International Conference on Environmental Systems (ICES)
The Extravehicular Activity (EVA) spacesuit is a complex machine that provides astronauts with a flexible enclosure and life support system allowing them to perform EVAs in space or on planetary surfaces. As humans continue to explore the Solar System, the ability for space fairing organizations to become Earth-autonomous is a necessity, and the need for an Earth-independent spacesuit is unavoidable. With the evolution of additive manufacturing technologies, it may be possible to produce 3D-printed soft goods that can replace the labor-intensive bladders and restraint layers currently in pressure suits. The Human Spaceflight Laboratory (HSFL) at the University of North Dakota has demonstrated the ability to use additive manufacturing to develop various soft spacesuit components. By utilizing flexible filaments in combination with interwoven mesh fabrics for improved durability, the HSFL has been able to produce various soft goods components, a functional elbow mobility joint and a boot/ankle assembly. The components have been successfully tested at nominal spacesuit pressures along with burst tests at higher pressures. Through development and testing of these early prototypes, the HSFL has proved that additive manufacturing can be utilized to fabricate spacesuit elements. The HSFL plans to build upon the advancements discussed in this paper and continue to employ additive manufacturing techniques with the end goal of developing a fully functional 3D-printed pressure garment based on our existing NDX-1 planetary suit architecture.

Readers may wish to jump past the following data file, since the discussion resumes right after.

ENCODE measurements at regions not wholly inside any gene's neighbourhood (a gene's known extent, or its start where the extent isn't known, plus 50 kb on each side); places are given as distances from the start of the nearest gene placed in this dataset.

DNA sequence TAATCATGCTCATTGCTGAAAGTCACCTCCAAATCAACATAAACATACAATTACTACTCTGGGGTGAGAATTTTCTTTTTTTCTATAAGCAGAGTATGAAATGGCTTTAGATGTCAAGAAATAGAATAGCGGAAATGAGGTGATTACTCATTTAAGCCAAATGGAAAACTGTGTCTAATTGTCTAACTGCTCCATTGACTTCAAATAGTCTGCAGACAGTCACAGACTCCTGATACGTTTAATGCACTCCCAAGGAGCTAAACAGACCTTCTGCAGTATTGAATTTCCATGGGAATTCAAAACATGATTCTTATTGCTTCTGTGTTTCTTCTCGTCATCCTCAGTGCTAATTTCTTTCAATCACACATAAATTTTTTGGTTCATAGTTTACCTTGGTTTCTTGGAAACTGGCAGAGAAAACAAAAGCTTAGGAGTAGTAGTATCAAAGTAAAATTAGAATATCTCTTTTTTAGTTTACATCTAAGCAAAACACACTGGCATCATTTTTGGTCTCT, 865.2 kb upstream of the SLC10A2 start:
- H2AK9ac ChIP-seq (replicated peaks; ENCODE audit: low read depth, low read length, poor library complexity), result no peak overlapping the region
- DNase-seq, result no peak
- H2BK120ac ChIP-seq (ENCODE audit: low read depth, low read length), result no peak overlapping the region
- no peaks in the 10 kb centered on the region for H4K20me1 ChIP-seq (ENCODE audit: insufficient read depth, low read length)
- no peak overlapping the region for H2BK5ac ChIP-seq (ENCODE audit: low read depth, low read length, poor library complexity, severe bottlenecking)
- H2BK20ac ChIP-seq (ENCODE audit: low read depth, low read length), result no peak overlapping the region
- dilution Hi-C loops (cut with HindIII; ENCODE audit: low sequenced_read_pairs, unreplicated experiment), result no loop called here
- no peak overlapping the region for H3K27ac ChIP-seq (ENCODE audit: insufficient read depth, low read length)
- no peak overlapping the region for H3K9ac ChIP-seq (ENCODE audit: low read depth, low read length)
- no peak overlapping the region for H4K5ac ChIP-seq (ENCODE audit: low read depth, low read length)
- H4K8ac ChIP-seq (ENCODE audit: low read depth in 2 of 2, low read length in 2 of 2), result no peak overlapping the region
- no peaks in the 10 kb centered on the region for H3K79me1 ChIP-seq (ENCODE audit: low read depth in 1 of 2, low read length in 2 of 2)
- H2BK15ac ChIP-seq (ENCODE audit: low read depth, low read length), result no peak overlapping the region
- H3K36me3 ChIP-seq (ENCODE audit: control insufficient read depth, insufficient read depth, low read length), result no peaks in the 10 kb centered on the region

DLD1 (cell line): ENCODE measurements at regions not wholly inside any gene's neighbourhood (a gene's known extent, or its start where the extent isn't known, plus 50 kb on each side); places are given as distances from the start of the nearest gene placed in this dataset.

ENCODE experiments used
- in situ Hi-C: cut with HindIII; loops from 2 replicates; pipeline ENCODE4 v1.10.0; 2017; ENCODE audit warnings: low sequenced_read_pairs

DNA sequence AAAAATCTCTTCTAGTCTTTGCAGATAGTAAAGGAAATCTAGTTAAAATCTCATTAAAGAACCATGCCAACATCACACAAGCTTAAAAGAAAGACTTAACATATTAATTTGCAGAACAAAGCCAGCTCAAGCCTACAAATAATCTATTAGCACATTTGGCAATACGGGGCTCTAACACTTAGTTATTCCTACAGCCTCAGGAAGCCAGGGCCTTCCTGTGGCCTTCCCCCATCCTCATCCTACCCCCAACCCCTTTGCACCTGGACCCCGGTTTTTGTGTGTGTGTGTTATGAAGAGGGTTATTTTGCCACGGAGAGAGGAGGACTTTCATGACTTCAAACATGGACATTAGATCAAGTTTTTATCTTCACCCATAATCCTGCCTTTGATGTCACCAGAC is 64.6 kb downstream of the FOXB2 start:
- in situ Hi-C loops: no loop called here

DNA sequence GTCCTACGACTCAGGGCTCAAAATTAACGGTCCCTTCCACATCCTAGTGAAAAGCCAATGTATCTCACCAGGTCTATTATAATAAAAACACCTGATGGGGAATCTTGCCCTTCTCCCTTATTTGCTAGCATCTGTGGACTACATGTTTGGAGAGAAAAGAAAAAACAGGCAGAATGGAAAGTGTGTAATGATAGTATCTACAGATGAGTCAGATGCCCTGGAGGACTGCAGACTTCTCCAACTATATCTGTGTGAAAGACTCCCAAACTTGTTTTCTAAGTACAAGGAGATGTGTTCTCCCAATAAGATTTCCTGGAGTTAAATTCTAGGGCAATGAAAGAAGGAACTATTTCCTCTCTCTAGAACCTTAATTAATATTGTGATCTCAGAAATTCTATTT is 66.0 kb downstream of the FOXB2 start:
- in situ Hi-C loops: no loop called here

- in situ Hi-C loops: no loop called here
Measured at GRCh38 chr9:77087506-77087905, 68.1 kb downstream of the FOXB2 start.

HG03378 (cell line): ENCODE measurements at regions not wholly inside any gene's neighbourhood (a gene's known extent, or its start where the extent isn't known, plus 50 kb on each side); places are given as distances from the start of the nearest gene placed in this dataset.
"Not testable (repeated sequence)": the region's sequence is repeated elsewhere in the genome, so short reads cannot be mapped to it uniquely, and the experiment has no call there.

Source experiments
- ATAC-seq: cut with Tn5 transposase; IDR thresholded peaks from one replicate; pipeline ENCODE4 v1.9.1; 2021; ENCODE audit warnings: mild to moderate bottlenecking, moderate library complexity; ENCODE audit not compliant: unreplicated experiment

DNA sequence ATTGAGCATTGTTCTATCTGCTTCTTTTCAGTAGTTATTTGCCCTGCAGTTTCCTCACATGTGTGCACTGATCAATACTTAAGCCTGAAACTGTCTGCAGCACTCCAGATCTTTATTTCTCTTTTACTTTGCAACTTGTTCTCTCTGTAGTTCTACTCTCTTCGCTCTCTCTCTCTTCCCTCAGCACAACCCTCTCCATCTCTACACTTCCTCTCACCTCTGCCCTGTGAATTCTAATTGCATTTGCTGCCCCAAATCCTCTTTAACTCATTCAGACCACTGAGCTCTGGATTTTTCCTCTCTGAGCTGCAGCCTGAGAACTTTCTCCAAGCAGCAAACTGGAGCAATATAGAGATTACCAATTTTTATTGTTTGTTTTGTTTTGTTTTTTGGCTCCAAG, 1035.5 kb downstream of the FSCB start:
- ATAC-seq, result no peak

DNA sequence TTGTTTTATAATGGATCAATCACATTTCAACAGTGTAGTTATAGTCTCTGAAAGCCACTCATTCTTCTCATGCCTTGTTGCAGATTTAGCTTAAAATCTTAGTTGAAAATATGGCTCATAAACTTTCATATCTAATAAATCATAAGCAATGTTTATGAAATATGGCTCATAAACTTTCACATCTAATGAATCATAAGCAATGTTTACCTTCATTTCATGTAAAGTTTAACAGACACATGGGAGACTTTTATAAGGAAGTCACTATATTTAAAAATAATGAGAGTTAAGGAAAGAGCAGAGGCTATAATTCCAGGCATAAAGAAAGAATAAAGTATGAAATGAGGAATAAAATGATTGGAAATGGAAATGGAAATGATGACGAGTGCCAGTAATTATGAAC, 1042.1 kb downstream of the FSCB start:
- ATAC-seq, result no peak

Pablo De Leon, Stefan Tomovic, and Will Green. "New Methods of Manufacturing Space Suits for Deep Space Exploration" (2021). Space Studies Faculty Publications. 7.